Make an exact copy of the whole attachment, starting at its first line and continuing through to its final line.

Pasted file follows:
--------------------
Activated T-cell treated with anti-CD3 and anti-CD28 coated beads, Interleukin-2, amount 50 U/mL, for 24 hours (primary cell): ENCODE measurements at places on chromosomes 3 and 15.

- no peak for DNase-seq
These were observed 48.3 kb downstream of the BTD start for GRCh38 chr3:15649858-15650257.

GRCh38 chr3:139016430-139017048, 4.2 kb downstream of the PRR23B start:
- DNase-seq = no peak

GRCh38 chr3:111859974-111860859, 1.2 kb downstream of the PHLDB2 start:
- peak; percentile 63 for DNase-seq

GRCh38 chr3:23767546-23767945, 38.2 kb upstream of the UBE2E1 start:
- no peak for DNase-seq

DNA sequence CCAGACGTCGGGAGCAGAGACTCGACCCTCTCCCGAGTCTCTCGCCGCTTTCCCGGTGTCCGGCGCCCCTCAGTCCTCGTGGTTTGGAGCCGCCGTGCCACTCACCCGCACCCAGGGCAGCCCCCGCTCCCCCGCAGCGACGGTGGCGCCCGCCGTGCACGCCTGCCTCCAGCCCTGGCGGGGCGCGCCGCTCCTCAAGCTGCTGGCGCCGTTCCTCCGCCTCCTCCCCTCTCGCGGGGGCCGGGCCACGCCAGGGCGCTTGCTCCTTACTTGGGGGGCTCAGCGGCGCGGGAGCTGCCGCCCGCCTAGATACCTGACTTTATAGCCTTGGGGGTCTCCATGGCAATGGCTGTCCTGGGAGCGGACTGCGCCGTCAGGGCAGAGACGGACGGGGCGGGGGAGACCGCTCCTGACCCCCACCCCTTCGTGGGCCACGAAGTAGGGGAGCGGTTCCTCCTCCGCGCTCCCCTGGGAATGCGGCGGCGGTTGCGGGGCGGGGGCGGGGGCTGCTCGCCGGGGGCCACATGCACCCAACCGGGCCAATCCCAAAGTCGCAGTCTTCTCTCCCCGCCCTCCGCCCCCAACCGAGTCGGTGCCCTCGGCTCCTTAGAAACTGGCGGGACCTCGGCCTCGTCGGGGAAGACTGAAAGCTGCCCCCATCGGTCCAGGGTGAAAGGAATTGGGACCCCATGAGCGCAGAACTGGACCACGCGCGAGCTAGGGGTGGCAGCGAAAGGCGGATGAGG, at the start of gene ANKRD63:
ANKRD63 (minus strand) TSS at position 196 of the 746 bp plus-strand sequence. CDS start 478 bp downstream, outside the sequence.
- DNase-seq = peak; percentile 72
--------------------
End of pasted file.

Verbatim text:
Activated T-cell treated with anti-CD3 and anti-CD28 coated beads, Interleukin-2, amount 50 U/mL, for 24 hours (primary cell): ENCODE measurements at places on chromosomes 3 and 15.

- no peak for DNase-seq
These were observed 48.3 kb downstream of the BTD start for GRCh38 chr3:15649858-15650257.

GRCh38 chr3:139016430-139017048, 4.2 kb downstream of the PRR23B start:
- DNase-seq = no peak

GRCh38 chr3:111859974-111860859, 1.2 kb downstream of the PHLDB2 start:
- peak; percentile 63 for DNase-seq

GRCh38 chr3:23767546-23767945, 38.2 kb upstream of the UBE2E1 start:
- no peak for DNase-seq

DNA sequence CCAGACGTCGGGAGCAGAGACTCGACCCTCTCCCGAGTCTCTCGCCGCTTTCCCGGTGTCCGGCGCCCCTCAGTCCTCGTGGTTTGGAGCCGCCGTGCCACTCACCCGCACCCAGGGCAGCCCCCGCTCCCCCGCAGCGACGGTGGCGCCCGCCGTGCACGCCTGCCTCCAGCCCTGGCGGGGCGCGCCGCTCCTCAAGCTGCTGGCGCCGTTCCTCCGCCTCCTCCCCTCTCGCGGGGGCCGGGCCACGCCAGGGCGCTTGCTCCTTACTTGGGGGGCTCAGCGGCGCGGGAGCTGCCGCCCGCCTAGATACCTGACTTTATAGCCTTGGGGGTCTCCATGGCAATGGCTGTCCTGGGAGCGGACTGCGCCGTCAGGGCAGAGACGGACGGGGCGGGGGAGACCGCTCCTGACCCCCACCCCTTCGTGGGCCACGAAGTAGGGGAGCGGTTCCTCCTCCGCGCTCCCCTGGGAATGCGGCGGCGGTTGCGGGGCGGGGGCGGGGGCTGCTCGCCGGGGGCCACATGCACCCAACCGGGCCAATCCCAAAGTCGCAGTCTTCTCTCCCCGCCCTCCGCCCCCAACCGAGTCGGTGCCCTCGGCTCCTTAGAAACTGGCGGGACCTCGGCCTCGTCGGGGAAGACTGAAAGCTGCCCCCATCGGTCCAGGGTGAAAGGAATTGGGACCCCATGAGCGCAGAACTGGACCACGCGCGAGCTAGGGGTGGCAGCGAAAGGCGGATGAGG, at the start of gene ANKRD63:
ANKRD63 (minus strand) TSS at position 196 of the 746 bp plus-strand sequence. CDS start 478 bp downstream, outside the sequence.
- DNase-seq = peak; percentile 72